Students push for debt forgiveness


Alexis Reineke  graduated from the University of Minnesota in December 2008 with a communications degree — and $35,000 in debt.

Last week, she signed a petition that now has more than 424,000 signatures, each urging President Barack Obama to forgive student debt to stimulate the economy.

After graduation, Reineke traveled some and worked as a waitress before she got an hourly-paid job at Aerotek, a staffing firm in Bloomington.

“It’s not that big-salary job that I’d hoped for coming out of college,” she said, but it’s enough to make minimum monthly payments of about $260 on her student loans.

There’s about $945 billion in student loan debt in America, according to, a student financial aid information website. It’s on track to exceed $1 trillion by the end of the year, said Robert Applebaum, who started the petition.

The average Twin Cities university undergraduate finishes school with $ 29,949 in debt, according to 2009-10 data from the Office of Institutional Research.

Applebaum added that much of that total isn’t loans, but compounded interest and fees that students have accrued.

“The balance that people carry on student debt is not really reflective of what they borrowed,” Applebaum said.

He can personally vouch for that.

Nearly 20 years ago, Applebaum finished his undergraduate degree at the State University of New York at Oneonta  without debt — back when tuition was affordable, he said.

But then Applebaum took out loans to go to law school.

After graduation, he postponed paying back $65,000 in law school loans so he could work as a criminal prosecutor and pay rent in New York City. That made the debt jump from $65,000 to $85,000.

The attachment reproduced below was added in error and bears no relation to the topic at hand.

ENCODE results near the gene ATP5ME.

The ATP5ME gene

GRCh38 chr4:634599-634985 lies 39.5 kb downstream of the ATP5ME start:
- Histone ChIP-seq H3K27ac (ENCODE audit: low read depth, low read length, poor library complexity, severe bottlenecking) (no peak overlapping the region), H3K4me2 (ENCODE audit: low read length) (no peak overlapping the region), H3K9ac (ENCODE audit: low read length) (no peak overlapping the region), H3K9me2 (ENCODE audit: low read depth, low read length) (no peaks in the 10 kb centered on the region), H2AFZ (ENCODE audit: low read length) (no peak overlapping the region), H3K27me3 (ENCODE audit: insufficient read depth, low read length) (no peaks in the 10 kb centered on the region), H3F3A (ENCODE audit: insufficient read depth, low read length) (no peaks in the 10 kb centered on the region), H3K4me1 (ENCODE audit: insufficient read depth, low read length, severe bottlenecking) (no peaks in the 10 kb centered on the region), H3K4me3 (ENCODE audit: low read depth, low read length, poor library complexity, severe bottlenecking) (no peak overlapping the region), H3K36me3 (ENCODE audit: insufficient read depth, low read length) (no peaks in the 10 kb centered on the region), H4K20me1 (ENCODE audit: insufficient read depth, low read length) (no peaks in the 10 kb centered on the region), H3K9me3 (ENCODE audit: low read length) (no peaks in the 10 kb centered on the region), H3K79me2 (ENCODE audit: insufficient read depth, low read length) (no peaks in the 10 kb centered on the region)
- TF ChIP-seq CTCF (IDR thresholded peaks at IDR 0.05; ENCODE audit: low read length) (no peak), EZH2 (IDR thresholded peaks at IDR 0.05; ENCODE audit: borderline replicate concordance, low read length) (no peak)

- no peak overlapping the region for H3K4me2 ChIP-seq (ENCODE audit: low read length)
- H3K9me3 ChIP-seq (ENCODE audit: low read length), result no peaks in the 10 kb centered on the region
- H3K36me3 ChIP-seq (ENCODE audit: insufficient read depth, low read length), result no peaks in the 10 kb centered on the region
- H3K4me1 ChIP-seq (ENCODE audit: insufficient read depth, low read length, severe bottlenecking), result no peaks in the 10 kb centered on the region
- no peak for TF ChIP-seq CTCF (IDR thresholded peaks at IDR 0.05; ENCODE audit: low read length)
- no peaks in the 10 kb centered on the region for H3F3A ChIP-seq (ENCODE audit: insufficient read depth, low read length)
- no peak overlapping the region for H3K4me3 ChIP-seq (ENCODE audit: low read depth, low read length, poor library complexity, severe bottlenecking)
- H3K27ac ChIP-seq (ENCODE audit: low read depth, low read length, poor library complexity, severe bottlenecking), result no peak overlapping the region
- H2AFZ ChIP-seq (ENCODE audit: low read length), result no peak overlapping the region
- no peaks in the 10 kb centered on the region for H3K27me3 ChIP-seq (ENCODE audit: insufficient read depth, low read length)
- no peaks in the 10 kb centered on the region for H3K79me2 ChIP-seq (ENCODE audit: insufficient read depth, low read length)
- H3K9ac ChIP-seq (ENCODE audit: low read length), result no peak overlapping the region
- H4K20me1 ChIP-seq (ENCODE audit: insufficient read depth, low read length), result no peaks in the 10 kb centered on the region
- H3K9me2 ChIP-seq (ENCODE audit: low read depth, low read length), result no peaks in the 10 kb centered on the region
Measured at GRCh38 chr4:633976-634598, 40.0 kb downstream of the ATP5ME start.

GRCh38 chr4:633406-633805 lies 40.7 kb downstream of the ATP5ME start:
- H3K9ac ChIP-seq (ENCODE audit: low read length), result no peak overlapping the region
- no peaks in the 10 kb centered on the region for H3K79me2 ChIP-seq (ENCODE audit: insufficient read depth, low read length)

Frustrated with debates surrounding the economic stimulus package in January 2009, Applebaum wrote an essay arguing for the forgiveness of student loan debt. It spread like wildfire after he posted it on Facebook.

He likened forgiving student debt to a common rationale for tax cuts — his $500 monthly payment could instead be spent in the marketplace and help the economy, he said.

Applebaum started, which didn’t take off until this summer, when Congressman Hansen Clarke,  D-Mich., advocated for cutting, capping and forgiving student debt in Congress.

Whether Applebaum succeeds in getting student loan debt forgiven, he hopes his petition will spark conversation about fixing the problem.

“It’s a problem that isn’t going away, and it isn’t being discussed by the powers that be in Washington,” he said.

On Friday, Applebaum re-posted his petition on We the People,  a new White House site that promises an official response to any petition with more than 5,000 signatures. There, Applebaum already has almost 22,000 signatures.

“I have high hopes it will be taken into consideration,” he said.

Both Obama and former President George W. Bush  have instituted measures attempting to help students with debt.

The 2010 health care reform bill also caps payments and forgives loans for those who make payments on time for 20 years, but only for loans taken out after July 1, 2014.

Reineke found out about the petition through an email from a friend.

She signed the petition because, she said, her student loans will probably double due to interest by the time she’s finished paying them off.

Between car and house payments, it’s hard to chip away at her debt. It’s a story common to people her age, she said, adding her payments would be better spent toward the country’s GDP as consumer spending.

“That’d be a lot of money that our economy could use.”